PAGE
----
Clearwire tries to persuade minority shareholders that Sprint’s $2.2 billion offer is the only option

Clearwire tries to persuade minority shareholders that Sprint’s $2.2 billion offer is the only option ...

Clearwire has sent a letter to minority shareholders today to try to persuade them that a proposed buyout from mobile network operator Sprint is the best way forward.

Sprint acquired a 50.8 percent stake in Clearwire last October and announced an additional deal, worth $2.2 billion, to buy the remaining shares in January this year.

The future of both companies has been cast into doubt, however, following separate bids from DISH and Japanese operator Softbank. The latter announced last October that it had acquired a 70 percent stake in Sprint by purchasing $8 billion in new capital and $12.1 billion in existing shares. DISH has since launched a counterbid to the tune of $25.5 billion for Sprint, which has triggered some rivalry between the two firms over the perceived value of their respective deals.

Softbank issued a waiver to Sprint last week, however, to allow the company and its representatives to enter a non-disclosure agreement and in-depth discussions with DISH. It’s important to remember that Sprint can’t enter any meaningful negotiations with DISH at this stage – but rather to clarify and discuss specific aspects of the proposal.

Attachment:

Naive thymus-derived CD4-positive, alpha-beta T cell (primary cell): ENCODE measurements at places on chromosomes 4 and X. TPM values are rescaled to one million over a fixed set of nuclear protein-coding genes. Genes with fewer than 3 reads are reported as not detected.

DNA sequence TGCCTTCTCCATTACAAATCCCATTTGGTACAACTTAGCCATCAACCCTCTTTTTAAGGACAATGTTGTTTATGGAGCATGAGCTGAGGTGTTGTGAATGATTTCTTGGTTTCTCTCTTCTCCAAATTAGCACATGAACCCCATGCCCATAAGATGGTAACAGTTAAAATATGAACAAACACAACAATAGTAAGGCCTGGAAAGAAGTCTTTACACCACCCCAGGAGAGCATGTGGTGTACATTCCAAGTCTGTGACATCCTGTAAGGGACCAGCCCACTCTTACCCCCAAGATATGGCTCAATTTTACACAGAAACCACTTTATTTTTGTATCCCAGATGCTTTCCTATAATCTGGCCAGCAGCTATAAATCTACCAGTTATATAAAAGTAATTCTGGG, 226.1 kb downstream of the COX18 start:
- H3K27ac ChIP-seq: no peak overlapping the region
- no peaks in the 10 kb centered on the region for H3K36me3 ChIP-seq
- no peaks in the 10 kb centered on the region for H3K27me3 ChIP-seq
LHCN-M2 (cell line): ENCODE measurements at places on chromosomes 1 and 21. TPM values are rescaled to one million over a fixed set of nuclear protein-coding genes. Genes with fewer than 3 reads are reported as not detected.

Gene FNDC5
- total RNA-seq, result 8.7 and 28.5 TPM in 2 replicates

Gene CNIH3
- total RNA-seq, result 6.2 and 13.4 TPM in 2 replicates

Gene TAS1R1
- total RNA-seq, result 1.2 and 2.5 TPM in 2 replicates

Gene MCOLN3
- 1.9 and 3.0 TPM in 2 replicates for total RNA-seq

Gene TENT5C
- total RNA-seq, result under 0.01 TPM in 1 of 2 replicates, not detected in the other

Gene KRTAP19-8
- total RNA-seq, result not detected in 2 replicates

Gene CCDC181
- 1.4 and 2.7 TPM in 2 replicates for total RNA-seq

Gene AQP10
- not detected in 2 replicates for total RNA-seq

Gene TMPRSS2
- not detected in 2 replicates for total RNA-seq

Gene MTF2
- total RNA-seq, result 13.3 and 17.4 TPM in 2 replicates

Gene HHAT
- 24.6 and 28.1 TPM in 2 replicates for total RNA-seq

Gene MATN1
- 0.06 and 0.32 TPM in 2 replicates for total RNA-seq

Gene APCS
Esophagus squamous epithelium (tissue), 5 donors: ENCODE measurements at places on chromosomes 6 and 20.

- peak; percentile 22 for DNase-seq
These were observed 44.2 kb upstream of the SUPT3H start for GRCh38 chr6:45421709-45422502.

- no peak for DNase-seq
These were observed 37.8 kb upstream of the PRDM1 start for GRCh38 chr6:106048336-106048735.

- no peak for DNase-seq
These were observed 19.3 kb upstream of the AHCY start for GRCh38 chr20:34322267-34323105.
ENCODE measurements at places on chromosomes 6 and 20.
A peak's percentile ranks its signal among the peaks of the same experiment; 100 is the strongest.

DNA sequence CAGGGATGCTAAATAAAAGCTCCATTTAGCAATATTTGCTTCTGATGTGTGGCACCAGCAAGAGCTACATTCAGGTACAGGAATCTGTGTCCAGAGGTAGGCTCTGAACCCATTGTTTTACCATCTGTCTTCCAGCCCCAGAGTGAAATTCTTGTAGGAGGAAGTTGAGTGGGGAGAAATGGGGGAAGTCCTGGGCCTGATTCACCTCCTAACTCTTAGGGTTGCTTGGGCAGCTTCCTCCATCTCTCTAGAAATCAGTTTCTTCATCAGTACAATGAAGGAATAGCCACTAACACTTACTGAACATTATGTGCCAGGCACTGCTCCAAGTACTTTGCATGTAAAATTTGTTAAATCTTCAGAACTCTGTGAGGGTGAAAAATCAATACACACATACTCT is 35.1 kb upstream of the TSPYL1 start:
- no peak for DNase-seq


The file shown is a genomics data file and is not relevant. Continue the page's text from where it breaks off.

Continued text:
The power struggle between SoftBank and DISH to gain control of Sprint has put a huge question mark over its relationship with Clearwire. Rival mobile network operator Verizon offered Clearwire up to $1.5 billion last month to lease parts of its spectrum and strengthen its own market position in the United States.

DISH also offered to acquire Clearwire for $2.4 billion ($3.30 per share last January) adding further doubt to the pending move by Sprint.

What today’s letter means

Clearwire’s letter to stockholders today argues that the proposed deal from Spring is the “best strategic alternative” and represents fair, certain value for the company. The offer still stands at £2.2 billion, but now constitutes $2.97 per share, rather than the split detailed previously.

Such a transaction would value the company at $10 billion, including net debt and spectrum lease obligations of $5.5 billion. Clearwire says such an offer represents a “substantial premium” to the amounts given to other investors in the past, and is supported by high-profile shareholders including Comcast, Intel and Bright House Networks.

“The proposed transaction with Sprint provides a clear solution to the substantial funding gap Clearwire is facing,” John Stanton, chairman of the board at Clearwire said today. “The Company’s prospects of securing the $2-$4 billion in additional funding necessary to continue operations and the LTE build plan are highly uncertain.”

Clearwire doesn’t have may other options at this point. The letter in question addresses a number of alternative solutions to the Sprint bid, but disregards all of them as being either “very expensive”, “unlikely to occur” or unsuccessful in attracting a second bidder.

Image Credit: Jamie Squire/Getty Images

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